Good evening, Mr. Chair and committee members. On behalf of the Canadian Institute for Health Information, I'd like to thank you for the opportunity to appear before the Standing Committee on Citizenship and Immigration.
Since 1994, CIHI, the Canadian Institute for Health Information, has been an important organization in Canada's health sector. We are a not-for-profit independent body funded by the federal government and all provinces and territories. Our board of directors is made up of deputy ministers of health and other health system leaders representing all regions of the country and the federal government.
When we were created over two decades ago, we had three databases. Today we have 28, and we have data-sharing agreements with every province and territory, Health Canada, Statistics Canada, and the Public Health Agency. CIHI is a leader in health data, methodologies, and system performance measurement, and we are recognized internationally for our work. Over 20 years we have become the authoritative source on a range of health system topics, including health expenditures.
Our role in the health system is to make data publicly available for people like you, Canada's policy-makers, as well as for the health system, researchers, and the general public. We are neutral and objective in fulfilling our mandate to deliver comparable and actionable information. Our aim is to give people the tools they need to drive improvements in health care, health system performance, and population health. Ultimately we work to improve the health care system and the health of Canadians across the country.
Earlier this month we released our annual report on health spending in Canada. “National Health Expenditure Trends” examines how much is spent on health care each year, where the money comes from, and how the money is spent. For the past 20 years, we've been responsible for reporting on health spending in Canada, continuing work that began 40 years ago with the purpose of supporting the development and evaluation of health programs in Canada.
Our report is based on a classification system that is consistent with international standards developed by the OECD for reporting health expenditures, so the focus of our work is on health system expenditures. Spending in important areas such as social services, including income support for housing, home supports, and home support services, is not included, even though these areas may impact health. Total health spending in Canada includes both public and private sector expenditures. These are further broken down into broad categories such as hospitals, drugs, physicians, and other institutions such as long-term care, nursing homes, and professional services for things like dental and vision care, and so on. We call it NHEX. This report combines readily available information from public accounts, annual reports, main estimates, Statistics Canada, and private health insurance. This information is used to produce estimates for the current year.
Current year estimates are revised to actual expenditures once they are confirmed, typically with a one- to two-year lag. It's just one example of how publicly available data is used by government officials, provinces, and territories, and other third party organizations, all with the common goal of improving the health of Canadians.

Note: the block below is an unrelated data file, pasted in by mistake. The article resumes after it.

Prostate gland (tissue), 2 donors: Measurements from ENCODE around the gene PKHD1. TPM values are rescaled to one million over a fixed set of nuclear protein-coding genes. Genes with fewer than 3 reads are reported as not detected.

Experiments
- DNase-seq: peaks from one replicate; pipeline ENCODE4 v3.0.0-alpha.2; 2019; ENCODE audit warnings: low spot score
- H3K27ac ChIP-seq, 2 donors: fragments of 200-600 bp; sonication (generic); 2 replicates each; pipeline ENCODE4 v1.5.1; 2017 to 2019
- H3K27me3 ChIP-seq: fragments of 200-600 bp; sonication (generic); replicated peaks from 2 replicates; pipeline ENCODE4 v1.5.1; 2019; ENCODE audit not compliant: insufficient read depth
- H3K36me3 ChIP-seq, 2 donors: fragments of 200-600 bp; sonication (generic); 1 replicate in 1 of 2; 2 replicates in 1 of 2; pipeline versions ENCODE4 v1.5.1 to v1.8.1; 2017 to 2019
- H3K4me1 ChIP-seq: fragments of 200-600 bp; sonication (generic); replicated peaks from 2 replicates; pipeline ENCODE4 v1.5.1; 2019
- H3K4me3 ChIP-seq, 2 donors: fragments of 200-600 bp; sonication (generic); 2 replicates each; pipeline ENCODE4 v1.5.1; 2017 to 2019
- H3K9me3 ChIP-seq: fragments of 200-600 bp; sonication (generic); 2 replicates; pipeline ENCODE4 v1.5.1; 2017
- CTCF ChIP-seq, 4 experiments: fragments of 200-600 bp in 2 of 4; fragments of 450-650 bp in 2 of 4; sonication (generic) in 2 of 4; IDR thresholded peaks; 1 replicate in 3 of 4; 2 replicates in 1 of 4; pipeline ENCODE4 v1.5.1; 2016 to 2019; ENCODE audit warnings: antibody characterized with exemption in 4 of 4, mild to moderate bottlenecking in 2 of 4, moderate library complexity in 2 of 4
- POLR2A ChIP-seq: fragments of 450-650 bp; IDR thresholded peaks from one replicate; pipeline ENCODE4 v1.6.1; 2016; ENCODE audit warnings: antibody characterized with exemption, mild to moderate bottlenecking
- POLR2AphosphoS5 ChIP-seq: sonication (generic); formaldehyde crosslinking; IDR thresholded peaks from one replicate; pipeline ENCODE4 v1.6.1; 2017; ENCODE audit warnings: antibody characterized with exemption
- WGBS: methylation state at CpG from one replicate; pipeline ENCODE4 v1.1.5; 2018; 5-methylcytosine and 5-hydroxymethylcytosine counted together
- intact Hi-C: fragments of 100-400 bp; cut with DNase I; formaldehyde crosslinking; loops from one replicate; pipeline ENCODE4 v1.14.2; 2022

Canada's health spending is forecast to grow almost 4% this year to $242 billion. This is a slight increase in the rate of health spending growth. We've seen an average growth rate of about 3% since 2010. Health spending is forecast to be $6,604 per Canadian. This is almost $200 more than last year.
Total health expenditure per person is expected to vary across the country from $7,378 in Newfoundland and Labrador and $7,329 in Alberta to $6,367 in Ontario and $6,321 in British Columbia. This variation across the country occurs for many reasons, including differences in population demographics and health status, prescribing practices, public program design, and other factors.
The results of this report are also used to compare Canada with other OECD countries. In 2015, which is the latest year for which we have actual expenditure data, Canada's per-person spending was among the highest internationally at $5,782 CAD, which is a figure comparable to those for the Netherlands, France, and Australia, but much lower than that of the U.S. at $11,916.
Hospitals, drugs, and physician services are the categories that continue to use the largest share of health dollars. Over time, the share allocated to hospitals has been decreasing and the share allocated to drug spending has increased. In 2017 spending on drugs is expected to grow at an estimated 5%, spending on hospitals at about 3%, and spending on physicians at about 4%.
We've identified several major cost drivers, including inflation, population growth, and the aging population. Population growth and aging account for 2% of total health spending growth per year. Over the last several years, we have found that population aging, in particular, is a modest but steady cost driver, about 1% per year.
In closing, I'd also note that we have a new strategic plan for the years 2016-21, identifying strategic goals that build on our core strengths as an organization and that focus on priority populations, including seniors, children and youth, indigenous people, and those living with mental illness and addictions. Along with our stakeholders, including the federal government and the provinces and territories, we identified these priority populations.
I thank you for the opportunity to present this information. My colleague Chris Kuchciak and I would be pleased to answer any questions you may have.